Why identity management matters to mobility engineers

The next phase of your career can be paved by identity and access management.

In the late 90s, BlackBerry Enterprise Server (or BES) came out and opened up a whole new world for IT. We now had new mobility roles enter the market. The role of a mobility administrator/engineer/architect was beginning to take shape, while trying to jockey for position among vSphere, Exchange, storage, and server administrators. A long road would be ahead of them to earn the respect and admiration of their peers.

Today, another new world is again taking shape for mobility professionals. Largely due to Windows 10 and modern management APIs, the lines are blurring between endpoint management and mobility’s illegitimate love child, unified endpoint management. Mobility administrators might find themselves phased out because of the skill sets required in this new world. It’s similar to when telecom administrators were replaced to make way for mobile administrators.

Mobile administrators are now asked to understand the intricacies of Windows 10, macOS, and even identity. Combined identity and EMM scenarios now resonate with companies, and you have to take new device characteristics into account, like location, security level, user role, and more.

If you’re a mobile admin, it’s time for you to evolve and learn how identity affects your position.

Core concepts of identity and access management (IAM)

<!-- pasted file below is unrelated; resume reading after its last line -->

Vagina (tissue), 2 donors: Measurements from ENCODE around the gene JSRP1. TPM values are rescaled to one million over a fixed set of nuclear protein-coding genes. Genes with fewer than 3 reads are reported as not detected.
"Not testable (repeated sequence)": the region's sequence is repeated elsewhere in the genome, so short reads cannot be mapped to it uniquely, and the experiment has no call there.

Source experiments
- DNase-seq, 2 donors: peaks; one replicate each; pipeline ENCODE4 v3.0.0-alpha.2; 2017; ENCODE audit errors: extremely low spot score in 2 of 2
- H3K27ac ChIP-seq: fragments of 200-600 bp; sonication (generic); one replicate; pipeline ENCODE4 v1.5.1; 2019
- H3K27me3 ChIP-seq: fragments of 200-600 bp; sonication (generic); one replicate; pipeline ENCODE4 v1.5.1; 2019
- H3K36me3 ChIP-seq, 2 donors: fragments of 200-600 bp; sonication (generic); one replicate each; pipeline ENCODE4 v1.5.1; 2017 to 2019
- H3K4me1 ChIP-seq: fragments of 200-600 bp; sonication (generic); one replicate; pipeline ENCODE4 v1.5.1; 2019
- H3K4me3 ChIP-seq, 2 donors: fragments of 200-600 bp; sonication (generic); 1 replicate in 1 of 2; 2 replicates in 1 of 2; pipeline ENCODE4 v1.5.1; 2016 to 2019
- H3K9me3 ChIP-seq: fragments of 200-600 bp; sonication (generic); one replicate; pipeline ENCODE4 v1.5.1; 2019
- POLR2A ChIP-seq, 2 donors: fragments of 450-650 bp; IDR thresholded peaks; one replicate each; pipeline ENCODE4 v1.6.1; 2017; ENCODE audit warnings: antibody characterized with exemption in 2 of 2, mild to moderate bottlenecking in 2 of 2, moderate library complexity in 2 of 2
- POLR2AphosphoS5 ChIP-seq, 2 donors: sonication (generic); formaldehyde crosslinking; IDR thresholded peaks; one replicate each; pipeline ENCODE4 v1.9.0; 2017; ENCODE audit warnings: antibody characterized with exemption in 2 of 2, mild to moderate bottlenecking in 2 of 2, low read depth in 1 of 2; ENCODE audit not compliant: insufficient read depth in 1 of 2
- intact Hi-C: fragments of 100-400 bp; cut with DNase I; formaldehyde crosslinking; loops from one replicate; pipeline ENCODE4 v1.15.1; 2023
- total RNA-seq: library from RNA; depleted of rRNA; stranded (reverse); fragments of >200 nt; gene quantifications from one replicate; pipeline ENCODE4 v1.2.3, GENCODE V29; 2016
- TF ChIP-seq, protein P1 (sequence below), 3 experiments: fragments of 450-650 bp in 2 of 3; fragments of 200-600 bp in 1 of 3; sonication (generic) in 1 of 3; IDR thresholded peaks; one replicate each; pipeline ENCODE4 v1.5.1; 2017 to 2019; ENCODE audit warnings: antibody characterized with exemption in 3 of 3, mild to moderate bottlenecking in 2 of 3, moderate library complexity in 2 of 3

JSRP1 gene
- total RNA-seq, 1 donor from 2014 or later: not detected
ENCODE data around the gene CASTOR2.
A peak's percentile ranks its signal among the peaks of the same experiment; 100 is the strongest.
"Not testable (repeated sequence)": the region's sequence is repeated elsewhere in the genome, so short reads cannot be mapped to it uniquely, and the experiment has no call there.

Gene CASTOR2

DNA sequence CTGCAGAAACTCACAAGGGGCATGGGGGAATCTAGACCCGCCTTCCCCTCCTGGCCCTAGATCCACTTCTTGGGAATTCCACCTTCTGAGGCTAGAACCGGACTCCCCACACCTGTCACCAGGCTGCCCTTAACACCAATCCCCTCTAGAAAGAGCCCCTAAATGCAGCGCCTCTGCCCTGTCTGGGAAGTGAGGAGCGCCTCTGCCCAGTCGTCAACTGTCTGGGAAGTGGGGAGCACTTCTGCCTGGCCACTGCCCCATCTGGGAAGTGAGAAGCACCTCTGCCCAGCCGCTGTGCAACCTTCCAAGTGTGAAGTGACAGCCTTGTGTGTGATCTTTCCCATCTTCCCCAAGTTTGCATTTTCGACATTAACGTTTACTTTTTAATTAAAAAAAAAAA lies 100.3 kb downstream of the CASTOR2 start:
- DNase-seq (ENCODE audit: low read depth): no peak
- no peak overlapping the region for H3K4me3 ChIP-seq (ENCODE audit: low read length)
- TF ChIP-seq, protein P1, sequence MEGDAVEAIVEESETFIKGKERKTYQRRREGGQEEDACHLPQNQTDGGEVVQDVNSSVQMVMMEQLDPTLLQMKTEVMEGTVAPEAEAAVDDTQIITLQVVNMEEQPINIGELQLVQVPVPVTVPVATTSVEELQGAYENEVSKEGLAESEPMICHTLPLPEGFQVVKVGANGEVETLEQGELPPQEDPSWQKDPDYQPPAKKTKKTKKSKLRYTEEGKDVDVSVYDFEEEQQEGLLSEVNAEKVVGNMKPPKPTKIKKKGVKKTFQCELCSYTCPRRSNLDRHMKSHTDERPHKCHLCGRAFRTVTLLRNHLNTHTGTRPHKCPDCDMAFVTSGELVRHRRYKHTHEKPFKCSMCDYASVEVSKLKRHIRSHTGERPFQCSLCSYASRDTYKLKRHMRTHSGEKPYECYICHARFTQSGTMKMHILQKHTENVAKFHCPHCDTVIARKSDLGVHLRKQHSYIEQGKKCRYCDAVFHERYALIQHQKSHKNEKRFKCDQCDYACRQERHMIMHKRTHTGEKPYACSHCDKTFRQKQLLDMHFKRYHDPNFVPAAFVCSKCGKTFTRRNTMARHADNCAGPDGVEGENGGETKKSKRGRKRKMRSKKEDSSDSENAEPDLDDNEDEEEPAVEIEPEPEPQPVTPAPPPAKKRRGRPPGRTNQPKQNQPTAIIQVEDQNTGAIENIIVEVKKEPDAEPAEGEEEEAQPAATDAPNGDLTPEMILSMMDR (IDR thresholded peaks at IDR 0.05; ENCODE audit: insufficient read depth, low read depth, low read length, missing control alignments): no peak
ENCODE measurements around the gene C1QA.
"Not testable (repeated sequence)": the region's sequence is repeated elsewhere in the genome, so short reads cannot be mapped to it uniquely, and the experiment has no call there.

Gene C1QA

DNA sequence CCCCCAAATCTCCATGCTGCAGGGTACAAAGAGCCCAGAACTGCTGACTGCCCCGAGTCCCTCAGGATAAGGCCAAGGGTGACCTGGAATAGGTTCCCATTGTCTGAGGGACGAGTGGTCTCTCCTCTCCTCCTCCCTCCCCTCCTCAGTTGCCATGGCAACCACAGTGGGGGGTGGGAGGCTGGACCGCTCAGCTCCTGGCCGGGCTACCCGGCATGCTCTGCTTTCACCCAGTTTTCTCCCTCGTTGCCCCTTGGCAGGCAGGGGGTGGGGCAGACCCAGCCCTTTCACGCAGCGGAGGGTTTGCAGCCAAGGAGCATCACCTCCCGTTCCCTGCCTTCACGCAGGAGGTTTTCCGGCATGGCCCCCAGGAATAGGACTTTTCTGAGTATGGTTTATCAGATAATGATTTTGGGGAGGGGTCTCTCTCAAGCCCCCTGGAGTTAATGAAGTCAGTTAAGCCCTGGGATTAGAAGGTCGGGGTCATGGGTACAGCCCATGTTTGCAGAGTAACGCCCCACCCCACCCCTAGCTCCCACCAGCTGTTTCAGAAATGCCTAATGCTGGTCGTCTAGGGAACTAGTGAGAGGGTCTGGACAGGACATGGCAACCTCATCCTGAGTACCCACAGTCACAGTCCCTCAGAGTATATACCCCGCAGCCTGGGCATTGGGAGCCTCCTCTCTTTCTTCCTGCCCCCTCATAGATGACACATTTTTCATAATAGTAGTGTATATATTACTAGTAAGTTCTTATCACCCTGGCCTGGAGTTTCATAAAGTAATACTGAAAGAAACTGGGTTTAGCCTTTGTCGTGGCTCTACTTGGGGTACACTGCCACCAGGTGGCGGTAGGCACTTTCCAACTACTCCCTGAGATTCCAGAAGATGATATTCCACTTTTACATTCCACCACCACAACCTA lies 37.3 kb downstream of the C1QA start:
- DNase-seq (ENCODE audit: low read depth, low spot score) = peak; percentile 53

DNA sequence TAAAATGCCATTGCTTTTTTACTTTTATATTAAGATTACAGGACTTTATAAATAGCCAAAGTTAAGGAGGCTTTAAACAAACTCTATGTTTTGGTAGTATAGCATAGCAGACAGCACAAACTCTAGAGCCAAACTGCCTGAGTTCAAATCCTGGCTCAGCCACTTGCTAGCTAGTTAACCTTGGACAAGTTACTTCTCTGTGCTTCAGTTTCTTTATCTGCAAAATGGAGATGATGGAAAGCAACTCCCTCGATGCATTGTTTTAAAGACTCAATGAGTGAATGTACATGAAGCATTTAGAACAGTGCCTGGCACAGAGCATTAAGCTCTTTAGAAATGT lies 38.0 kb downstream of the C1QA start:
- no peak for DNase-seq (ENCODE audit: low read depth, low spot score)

As a mobility engineer, you are often asked to deploy a new application in your environment. To provide a full-featured experience, you need to understand some basic identity and access management concepts.

When you introduce IAM, you can now ask better questions like:

  • How should users authenticate?
  • How does your IDP connect to your app?
  • Are there groups I can use?
  • Who needs access?

User authentication methods
We will start with users and how to authenticate them. No solution will be “one size fits all,” but you will be expected to understand how you can log into each platform and what log-in method is the most effective. This may vary from product to product, but the overall concepts are the same.

I'm going to focus on just a few authentication methods without going into the weeds. It can get very daunting, but by understanding how a few of them work, you can learn what works best for your situation. These methods are:

  • Kerberos (read more about Kerberos on mobile)
  • Certificate-based authentication (CBA)